The Guitar Market: Underrated Acoustic Guitars

American Gibson guitar Kalamazoo 1934

American Gibson Guitar, MODEL L-1, Kalamazoo, 1934, Auctioned for $2,115

If you love acoustic guitars, and want to know where the best values are—if your motivation is to have and play something that you love—then you may want to consider vintage and antique instruments that are often overlooked in the marketplace.

The guitar market can be overwhelming. Prices for some guitars continually reach levels well out of the range of the average player or collector. But you don’t have to go broke to get a nice vintage guitar.

The two strongest names in American vintage guitars are Martin and Gibson. Martin is famous for having consistent top-quality construction and design. Gibson is the opposite in terms of consistency. They have changed their designs over and over through restless experimentation, and have had big hits and misses, along with some variation in quality of construction.

If you are considering the purchase of a fine vintage guitar at auction, don’t immediately try to get the most expensive, big-body, pre-war Martin guitar, because that’s going to cost you $100,000 or more. You can find a lot of quality Gibson guitars from the 1930s through the 1960s for anywhere from $2,000-7,000. The price will depend on the condition, quality of materials,  and level of ornamentation, but it’s generally lower than that of a Martin.

American Martin Parlor Guitar

American "Parlor" Guitar, C.F. Martin & Company, STYLE 2-18, c. 1870, Auctioned for $6,462.50

The other type of vintage acoustic guitar to consider is the smaller “parlor” guitars that were made between c. 1860 and 1920. They may have smaller bodies but they play beautifully and they can be absolutely gorgeous, often decorated with some beautiful inlay work. Look for parlor guitars made by Martin, Washburn (a division of Lyon & Healy), and Larson Brothers (which includes the Maurer brand). The workmanship is nearly always first-class, and you may even be able to get one at auction for $3,000-6,000.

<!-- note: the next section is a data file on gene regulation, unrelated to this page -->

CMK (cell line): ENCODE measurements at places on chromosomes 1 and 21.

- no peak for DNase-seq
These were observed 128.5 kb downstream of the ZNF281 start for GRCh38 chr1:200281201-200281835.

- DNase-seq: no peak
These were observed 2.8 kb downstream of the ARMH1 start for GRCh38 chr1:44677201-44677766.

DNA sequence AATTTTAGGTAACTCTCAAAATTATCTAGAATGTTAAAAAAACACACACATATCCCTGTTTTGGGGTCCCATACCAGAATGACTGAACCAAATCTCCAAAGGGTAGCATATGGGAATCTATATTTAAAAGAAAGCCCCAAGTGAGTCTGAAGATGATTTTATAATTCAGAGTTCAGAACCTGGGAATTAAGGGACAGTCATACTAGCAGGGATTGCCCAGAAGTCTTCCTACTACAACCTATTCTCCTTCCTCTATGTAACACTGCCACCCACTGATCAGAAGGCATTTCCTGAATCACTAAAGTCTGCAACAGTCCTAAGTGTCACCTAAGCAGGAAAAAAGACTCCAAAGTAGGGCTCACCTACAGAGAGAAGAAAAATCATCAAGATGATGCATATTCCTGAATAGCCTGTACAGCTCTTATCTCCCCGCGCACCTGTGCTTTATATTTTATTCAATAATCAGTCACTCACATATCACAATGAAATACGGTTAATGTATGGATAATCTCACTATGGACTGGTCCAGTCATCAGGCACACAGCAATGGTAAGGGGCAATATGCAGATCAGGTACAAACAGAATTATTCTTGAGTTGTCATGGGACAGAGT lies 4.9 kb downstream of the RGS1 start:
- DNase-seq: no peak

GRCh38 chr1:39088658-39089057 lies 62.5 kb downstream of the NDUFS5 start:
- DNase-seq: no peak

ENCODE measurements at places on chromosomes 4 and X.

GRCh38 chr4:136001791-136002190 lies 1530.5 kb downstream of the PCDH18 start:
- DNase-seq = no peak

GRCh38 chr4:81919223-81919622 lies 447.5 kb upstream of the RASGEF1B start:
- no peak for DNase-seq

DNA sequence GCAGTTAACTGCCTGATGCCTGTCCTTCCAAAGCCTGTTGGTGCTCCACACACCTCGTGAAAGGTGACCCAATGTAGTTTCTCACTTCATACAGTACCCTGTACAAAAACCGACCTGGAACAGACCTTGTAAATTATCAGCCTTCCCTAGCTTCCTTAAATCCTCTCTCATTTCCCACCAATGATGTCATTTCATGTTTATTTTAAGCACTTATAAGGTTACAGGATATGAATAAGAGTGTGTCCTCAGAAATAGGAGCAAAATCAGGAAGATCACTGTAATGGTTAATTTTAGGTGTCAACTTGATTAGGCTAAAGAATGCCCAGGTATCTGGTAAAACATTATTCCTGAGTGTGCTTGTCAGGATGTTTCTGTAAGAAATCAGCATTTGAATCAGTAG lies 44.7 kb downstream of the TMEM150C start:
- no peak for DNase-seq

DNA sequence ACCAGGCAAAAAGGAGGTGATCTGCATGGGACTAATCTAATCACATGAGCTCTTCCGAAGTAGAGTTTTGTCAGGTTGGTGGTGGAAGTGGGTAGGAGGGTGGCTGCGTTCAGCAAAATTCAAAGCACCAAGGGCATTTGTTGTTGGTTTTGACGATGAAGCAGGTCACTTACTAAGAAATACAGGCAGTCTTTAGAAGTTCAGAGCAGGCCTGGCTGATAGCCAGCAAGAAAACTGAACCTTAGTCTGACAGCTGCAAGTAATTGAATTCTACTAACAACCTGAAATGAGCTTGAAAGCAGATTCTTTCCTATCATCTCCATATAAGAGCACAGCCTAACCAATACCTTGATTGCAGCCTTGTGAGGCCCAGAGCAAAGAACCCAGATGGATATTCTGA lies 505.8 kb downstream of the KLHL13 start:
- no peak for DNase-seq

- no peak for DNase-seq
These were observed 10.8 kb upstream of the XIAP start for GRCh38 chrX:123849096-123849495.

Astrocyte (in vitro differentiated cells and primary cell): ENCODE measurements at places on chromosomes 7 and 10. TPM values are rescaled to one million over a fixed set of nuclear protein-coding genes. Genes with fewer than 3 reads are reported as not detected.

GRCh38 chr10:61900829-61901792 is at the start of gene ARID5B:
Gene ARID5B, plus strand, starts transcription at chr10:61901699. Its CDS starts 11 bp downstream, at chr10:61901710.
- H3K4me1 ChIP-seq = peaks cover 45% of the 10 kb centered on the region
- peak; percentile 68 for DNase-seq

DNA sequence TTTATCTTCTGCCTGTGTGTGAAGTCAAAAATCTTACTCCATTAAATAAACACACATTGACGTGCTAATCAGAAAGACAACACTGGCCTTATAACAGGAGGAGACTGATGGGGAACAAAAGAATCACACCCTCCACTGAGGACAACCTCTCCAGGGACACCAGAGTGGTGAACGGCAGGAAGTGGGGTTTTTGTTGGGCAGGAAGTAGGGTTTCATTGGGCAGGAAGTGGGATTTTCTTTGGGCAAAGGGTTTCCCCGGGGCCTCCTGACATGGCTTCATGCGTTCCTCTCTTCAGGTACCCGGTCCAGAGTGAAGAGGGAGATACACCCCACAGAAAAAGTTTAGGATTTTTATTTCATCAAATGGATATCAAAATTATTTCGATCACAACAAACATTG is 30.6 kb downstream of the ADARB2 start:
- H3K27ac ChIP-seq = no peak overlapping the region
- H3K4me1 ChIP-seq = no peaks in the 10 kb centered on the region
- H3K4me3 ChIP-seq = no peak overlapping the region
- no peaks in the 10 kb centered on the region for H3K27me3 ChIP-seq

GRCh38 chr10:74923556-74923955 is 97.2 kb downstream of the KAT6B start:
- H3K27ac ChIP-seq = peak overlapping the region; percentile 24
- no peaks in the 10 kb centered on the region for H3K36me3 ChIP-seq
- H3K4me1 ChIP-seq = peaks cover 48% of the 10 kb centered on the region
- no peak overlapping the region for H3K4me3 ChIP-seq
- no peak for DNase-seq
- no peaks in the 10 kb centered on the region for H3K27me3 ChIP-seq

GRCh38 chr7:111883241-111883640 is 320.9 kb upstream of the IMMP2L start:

There are two reasons people buy guitars: for love and for profit. One reason the prices of the Gibson and parlor guitars I’ve described stay low is because speculators can’t usually flip these pieces for a big profit. But for those more interested in a guitar they can fall in love with, these instruments are beautifully made and can be a pure joy to play. The smaller guitars have an even, balanced tone and ease of playing that is ideal for the finger picking style. Delta Blues artists like Robert Johnson, Skip James, and Lonnie Johnson used smaller Gibsons, and the smaller Martin instruments are still used by Bob Dylan, Joan Baez, Eric Clapton and many others.

If you want to collect nice stuff and you’re just starting out, this is what’s underrated in the guitar market. Keep an eye out for it, and you’ll get a great deal on a gorgeous instrument.

2 thoughts on “The Guitar Market: Underrated Acoustic Guitars

  1. I have a small acoustic guitar that is smaller than a parlor guitar, it is 29.5″ long overall and 9.5″ wide at it widest point. It belonged to my great grandmother in Franklin, KY. It is probably from the late 1800s or early 1900s. The only identifying mark is the number 3186 stamped in the top of the headstock and an ivory or bone circle inlay on the front of the headstock. I would like to try to find out more information about this guitar.
    Thanks,
    Mark Celsor

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